Welcome to FindBiometrics’ digest of identity industry news. Here’s what you need to know about the world of digital identity and biometrics today:
M&A and Corporate Moves
BioIntelliSense, known for its wearable biometric devices, has acquired AlertWatch, the provider of an eponymous patient monitoring platform. BioIntelliSense’s strategic partner Medtronic will distribute AlertWatch through its hospital network as part of its HealthCast patient monitoring business. Financial terms of the acquisition have not been disclosed.
Innovatrics has moved its corporate headquarters to the Lakeside Park 2 building in Bratislava, where it will occupy two floors, explaining that more space is required to accommodate a workforce that has grown 20 percent over the last year. The move comes after Innovatrics opened its US office in Washington, D.C. last month; and stands in contrast to the recent announcement from Aware, another biometrics specialist, that it would be moving its headquarters into a smaller space, in part to “maximize value for shareholders”.
Onfido has a new Chief Product Officer, promoting Yuelin Li from her previous role as the company’s Chief Strategy Officer. In announcing the promotion, Onfido explained that in her new role, Li will be responsible for overseeing the company’s Real Identity Platform, with a focus on “building and delivering market-changing identity solutions that leverage AI and machine learning to continue to simplify and automate digital identity for Onfido’s customers.”
The U.S. Chamber of Commerce is calling on Congress to help push forward the digital transformation of government services, asserting in a new report that the use of paper-based forms costs the federal government $38.7 billion a year. Digitizing those documentation processes would dramatically reduce costs, the agency argues, with Chamber Technology Engagement Center VP Jordan Crenshaw arguing in a blog post that widespread government digitization could generate $1 trillion worldwide annually. Mobile-based digital driver’s licenses are among the technologies highlighted in the report.
The Digital ID and Authentication Council of Canada (DIACC) has announced a certification program to assess digital identity services’ compliance with the Pan-Canadian Trust Framework. Dubbed the “Voilà Verified Trustmark Program”, it offers organizations the opportunity to obtain a public-facing trustmark, and is aimed at encouraging the development of provincial-level digital identity solutions.
Refugees and Biometric Border Control
The United Nations’ refugee agency has completed an exercise to issue biometric IDs to Rwanda’s refugee population. In an operational update, the UNHCR indicated that 4,433 refugees had been enrolled since July. Just over 2,300 refugee ID cards have been distributed, and 1,885 “national assessments” enabled refugees who had previously obtained fraudulent Rwandan IDs to exchange them for refugee IDs. The UNHCR has been a vocal proponent of the benefits of biometric IDs for displaced persons.
NEC Malaysia has won a sub-contract for the deployment of a biometric border control system in the country. The contract was awarded by IRIS Information Technology Systems (“IITS”), a subsidiary of IRIS Corporation Berhad and the main contractor in the project. NEC Malaysia’s role will be to provide its Automated Biometric Identification System and its Border Control Solution eGates.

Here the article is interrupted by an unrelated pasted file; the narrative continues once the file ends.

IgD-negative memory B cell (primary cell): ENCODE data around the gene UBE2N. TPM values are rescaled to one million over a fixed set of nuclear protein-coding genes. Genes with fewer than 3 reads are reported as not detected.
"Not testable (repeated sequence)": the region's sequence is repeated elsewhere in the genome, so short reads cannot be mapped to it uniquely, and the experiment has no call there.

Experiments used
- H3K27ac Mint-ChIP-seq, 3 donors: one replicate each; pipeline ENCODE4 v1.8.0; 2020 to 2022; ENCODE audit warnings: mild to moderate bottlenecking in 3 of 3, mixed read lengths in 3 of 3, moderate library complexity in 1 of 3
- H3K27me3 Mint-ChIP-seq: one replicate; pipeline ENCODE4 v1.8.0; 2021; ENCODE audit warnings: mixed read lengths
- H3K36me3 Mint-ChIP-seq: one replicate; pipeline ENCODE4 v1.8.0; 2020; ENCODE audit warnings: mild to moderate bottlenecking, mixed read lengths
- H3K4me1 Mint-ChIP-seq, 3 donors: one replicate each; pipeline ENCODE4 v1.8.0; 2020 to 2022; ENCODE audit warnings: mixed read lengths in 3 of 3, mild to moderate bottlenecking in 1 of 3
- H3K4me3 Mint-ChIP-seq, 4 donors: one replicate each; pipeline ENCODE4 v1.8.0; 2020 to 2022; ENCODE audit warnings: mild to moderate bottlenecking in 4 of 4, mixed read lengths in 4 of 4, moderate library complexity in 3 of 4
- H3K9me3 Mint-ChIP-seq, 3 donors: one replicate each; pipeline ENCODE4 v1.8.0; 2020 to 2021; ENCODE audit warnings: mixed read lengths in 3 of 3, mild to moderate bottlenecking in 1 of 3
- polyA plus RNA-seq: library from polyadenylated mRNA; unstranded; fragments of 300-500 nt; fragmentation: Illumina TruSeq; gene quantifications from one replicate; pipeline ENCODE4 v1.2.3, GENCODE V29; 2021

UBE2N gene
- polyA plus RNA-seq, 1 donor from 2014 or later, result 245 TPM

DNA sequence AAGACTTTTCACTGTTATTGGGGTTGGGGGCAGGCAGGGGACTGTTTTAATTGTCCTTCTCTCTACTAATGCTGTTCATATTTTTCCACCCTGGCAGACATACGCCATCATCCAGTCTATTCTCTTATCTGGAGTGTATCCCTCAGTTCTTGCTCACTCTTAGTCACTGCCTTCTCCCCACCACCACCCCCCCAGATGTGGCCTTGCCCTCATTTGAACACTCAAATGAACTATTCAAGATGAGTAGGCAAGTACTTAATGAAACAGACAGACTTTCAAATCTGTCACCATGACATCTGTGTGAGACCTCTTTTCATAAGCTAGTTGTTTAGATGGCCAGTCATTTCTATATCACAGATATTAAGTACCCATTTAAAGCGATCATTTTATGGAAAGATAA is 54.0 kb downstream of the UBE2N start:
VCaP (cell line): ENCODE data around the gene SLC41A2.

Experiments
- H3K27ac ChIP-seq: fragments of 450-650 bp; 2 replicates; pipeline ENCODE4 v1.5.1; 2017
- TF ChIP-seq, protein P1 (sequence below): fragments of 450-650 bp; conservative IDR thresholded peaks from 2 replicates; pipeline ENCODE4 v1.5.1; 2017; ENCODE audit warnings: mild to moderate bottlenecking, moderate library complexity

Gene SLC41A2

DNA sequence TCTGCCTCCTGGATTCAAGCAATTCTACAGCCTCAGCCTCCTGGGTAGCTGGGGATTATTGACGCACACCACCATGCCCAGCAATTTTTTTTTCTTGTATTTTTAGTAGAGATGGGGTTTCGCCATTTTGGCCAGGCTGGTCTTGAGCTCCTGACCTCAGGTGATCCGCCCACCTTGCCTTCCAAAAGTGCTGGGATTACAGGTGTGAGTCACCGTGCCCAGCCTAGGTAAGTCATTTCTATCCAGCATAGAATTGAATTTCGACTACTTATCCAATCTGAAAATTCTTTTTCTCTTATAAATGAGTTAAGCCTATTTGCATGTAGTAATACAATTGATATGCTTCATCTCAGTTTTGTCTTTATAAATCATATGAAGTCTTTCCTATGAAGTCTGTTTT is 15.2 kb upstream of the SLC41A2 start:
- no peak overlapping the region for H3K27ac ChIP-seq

FindBiometrics will host a webinar on November 30 titled “The Reality of Digital Identity in Financial Services”. It will feature a panel discussion focused on the use of biometrics and digital identity technologies in banking, payments, and money transfers. Registration is now open and completely free of charge.
Law Enforcement Biometrics
Police in the Pakistani state of Sindh have unveiled a new mobile policing app with biometric capabilities. Called “Talaash”, the app is designed to enable real-time, in-the-field identification of criminal suspects against the National Database and Registration Authority. It can also reportedly be used to identify a deceased person via fingerprint recognition.
The Polish retail chain Komputronik has begun a biometric payments pilot in partnership with PayEye, an Amsterdam-based startup. The collaboration is allowing interested customers to link payment information to their iris and face biometrics, and to then complete a purchase in-store with only a biometric scan. The trial got underway this week at a Komputronik store in the Korona Shopping Center in Wrocław, and a second deployment at the Magnolia Shopping Center is planned for November.
The South Korean government is planning to use blockchain technology as the foundation for its digital IDs, according to a Bloomberg report. The digital IDs will be available to anyone with a smartphone, and will begin rolling out in 2024, with government officials aiming to get about 45 million citizens signed up within two year. Read the full story on Mobile ID World.
More Pixel Problems
Google’s insistence that its Pixel 7 smartphone’s new facial recognition feature can only be used for unlocking the device is making for some frustrating user experiences with respect to transactions through Google Pay. It’s partly a UX design issue: When making a contactless payment in person, if you unlock the device with a fingerprint scan, the payment will go through right away; but if you unlock it using facial recognition, the payment will be declined. The latter will automatically prompt a re-try using fingerprint authentication, however.
October 18, 2022 – by Alex Perala
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